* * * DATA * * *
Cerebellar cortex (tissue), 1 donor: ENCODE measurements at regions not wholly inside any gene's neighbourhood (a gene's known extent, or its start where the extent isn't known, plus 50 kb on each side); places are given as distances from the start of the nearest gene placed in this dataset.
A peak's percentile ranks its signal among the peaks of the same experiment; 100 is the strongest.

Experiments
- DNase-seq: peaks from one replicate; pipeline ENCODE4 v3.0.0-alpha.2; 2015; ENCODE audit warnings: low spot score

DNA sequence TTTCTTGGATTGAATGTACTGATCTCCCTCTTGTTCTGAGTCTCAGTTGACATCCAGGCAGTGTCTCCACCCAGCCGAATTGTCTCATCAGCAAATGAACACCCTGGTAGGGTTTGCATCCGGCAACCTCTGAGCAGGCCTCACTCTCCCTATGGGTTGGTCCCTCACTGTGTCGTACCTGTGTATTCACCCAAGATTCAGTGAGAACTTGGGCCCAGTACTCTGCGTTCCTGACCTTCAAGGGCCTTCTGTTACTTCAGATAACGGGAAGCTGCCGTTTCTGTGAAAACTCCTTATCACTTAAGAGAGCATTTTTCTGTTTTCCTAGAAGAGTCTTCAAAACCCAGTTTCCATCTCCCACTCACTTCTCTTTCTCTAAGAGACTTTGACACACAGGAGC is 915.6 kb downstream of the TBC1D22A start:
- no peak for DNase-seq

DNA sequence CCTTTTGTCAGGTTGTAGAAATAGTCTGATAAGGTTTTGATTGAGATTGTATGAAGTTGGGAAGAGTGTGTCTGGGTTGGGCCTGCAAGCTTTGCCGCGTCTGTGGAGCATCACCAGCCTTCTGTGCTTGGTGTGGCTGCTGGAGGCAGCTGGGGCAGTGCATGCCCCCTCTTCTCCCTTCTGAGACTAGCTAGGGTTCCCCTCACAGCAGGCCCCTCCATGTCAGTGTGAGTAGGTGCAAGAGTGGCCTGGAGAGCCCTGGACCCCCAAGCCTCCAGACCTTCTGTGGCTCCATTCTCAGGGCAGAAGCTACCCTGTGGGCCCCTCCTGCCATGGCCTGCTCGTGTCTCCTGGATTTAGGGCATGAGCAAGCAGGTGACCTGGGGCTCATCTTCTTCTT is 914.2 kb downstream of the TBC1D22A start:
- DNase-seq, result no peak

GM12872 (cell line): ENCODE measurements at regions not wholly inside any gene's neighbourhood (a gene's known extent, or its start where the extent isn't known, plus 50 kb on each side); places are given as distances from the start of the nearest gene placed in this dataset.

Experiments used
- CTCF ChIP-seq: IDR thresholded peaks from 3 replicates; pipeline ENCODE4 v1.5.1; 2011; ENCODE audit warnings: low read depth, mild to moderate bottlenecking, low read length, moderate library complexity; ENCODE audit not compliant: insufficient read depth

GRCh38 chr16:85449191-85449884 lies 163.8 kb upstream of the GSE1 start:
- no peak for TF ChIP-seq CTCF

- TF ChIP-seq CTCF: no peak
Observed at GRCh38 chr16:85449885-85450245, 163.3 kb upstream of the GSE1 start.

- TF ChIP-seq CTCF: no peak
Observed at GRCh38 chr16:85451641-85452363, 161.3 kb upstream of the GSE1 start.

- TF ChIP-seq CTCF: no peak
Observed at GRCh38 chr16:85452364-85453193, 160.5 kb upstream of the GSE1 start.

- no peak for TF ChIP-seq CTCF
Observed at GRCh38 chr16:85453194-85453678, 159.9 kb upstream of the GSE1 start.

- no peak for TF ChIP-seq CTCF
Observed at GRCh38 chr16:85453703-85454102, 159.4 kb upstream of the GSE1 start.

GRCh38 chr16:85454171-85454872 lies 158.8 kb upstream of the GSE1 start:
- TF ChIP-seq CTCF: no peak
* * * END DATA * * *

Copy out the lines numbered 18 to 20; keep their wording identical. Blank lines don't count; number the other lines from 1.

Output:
- TF ChIP-seq CTCF: no peak
Observed at GRCh38 chr16:85452364-85453193, 160.5 kb upstream of the GSE1 start.

- no peak for TF ChIP-seq CTCF